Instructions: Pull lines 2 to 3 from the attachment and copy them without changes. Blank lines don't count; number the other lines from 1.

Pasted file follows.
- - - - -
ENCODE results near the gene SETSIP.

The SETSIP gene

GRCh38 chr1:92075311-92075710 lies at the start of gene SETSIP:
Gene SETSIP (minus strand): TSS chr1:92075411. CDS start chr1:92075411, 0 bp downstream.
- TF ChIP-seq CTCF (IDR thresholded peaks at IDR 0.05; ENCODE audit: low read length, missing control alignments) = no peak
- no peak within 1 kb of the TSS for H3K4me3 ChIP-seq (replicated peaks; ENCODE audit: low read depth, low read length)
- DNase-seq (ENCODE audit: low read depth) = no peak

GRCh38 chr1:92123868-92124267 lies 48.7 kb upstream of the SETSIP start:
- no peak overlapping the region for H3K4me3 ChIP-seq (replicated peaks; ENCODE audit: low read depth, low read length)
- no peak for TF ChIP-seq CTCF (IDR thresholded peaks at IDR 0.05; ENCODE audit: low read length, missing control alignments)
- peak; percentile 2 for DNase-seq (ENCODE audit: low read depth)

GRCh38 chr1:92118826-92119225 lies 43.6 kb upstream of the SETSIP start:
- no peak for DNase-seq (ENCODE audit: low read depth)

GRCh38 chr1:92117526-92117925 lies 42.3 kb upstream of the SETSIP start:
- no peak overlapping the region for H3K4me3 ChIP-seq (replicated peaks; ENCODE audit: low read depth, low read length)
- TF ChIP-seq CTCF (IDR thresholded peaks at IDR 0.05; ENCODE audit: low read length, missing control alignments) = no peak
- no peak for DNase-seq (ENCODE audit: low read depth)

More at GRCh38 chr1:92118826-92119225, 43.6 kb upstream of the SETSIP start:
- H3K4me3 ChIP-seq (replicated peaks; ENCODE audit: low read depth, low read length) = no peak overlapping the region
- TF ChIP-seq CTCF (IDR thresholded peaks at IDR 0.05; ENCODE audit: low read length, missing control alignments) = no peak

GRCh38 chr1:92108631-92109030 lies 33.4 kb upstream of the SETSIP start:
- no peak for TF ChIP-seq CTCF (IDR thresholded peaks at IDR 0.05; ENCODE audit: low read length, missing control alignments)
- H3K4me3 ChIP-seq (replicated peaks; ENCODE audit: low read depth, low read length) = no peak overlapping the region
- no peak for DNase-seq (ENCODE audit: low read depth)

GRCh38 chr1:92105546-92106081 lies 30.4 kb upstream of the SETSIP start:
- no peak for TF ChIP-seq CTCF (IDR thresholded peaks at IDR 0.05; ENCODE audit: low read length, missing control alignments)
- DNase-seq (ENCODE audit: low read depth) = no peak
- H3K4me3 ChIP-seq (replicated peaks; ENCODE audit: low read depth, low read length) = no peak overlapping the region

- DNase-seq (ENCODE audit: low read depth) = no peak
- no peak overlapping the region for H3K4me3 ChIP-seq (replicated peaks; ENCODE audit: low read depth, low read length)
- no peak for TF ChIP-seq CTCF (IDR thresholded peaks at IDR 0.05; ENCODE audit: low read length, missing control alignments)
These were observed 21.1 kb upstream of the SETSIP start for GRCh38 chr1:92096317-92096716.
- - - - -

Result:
The SETSIP gene

GRCh38 chr1:92075311-92075710 lies at the start of gene SETSIP: